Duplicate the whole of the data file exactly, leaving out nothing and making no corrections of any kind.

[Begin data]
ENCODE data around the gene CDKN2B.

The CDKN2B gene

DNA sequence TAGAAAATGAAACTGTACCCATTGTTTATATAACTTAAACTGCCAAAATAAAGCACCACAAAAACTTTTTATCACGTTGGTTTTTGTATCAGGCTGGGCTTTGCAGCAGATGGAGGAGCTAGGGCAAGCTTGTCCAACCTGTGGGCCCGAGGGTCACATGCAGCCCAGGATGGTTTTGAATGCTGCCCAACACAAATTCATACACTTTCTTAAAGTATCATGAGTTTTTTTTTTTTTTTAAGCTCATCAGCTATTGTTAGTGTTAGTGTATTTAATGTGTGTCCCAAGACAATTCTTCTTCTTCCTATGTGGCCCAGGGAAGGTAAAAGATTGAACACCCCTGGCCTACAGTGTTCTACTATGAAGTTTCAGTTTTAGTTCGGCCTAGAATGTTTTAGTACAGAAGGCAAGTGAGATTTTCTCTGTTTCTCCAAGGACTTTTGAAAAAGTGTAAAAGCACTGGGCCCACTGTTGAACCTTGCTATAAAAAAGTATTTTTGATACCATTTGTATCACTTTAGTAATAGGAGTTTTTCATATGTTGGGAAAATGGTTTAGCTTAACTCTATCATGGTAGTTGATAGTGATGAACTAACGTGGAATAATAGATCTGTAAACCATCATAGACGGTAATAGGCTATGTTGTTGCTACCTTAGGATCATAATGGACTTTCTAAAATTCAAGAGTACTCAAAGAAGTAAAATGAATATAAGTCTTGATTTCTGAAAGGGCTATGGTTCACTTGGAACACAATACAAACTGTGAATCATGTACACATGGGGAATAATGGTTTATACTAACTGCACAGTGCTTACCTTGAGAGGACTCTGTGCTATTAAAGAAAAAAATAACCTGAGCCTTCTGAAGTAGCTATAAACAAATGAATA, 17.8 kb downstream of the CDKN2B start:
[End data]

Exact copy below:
ENCODE data around the gene CDKN2B.

The CDKN2B gene

DNA sequence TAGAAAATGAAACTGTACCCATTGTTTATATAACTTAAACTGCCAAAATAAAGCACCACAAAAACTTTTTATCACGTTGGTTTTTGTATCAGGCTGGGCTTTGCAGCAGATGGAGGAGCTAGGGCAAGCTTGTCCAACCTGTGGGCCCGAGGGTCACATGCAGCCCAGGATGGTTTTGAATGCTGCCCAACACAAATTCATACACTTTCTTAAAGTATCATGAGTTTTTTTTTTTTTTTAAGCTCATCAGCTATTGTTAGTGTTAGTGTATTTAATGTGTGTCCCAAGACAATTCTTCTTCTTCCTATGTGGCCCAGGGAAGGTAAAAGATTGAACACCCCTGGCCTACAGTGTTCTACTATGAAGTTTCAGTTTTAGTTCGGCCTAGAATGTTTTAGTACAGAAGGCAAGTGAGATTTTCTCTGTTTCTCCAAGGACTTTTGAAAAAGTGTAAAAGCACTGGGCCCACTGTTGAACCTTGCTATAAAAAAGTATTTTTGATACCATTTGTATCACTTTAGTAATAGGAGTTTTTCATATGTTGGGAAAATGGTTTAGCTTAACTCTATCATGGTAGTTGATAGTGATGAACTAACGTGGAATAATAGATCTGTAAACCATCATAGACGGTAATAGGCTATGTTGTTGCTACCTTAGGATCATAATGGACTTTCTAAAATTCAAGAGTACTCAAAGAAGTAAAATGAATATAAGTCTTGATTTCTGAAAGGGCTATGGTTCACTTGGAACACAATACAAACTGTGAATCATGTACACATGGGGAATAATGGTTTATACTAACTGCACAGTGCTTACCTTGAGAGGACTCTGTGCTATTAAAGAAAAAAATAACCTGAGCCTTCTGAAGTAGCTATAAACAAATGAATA, 17.8 kb downstream of the CDKN2B start: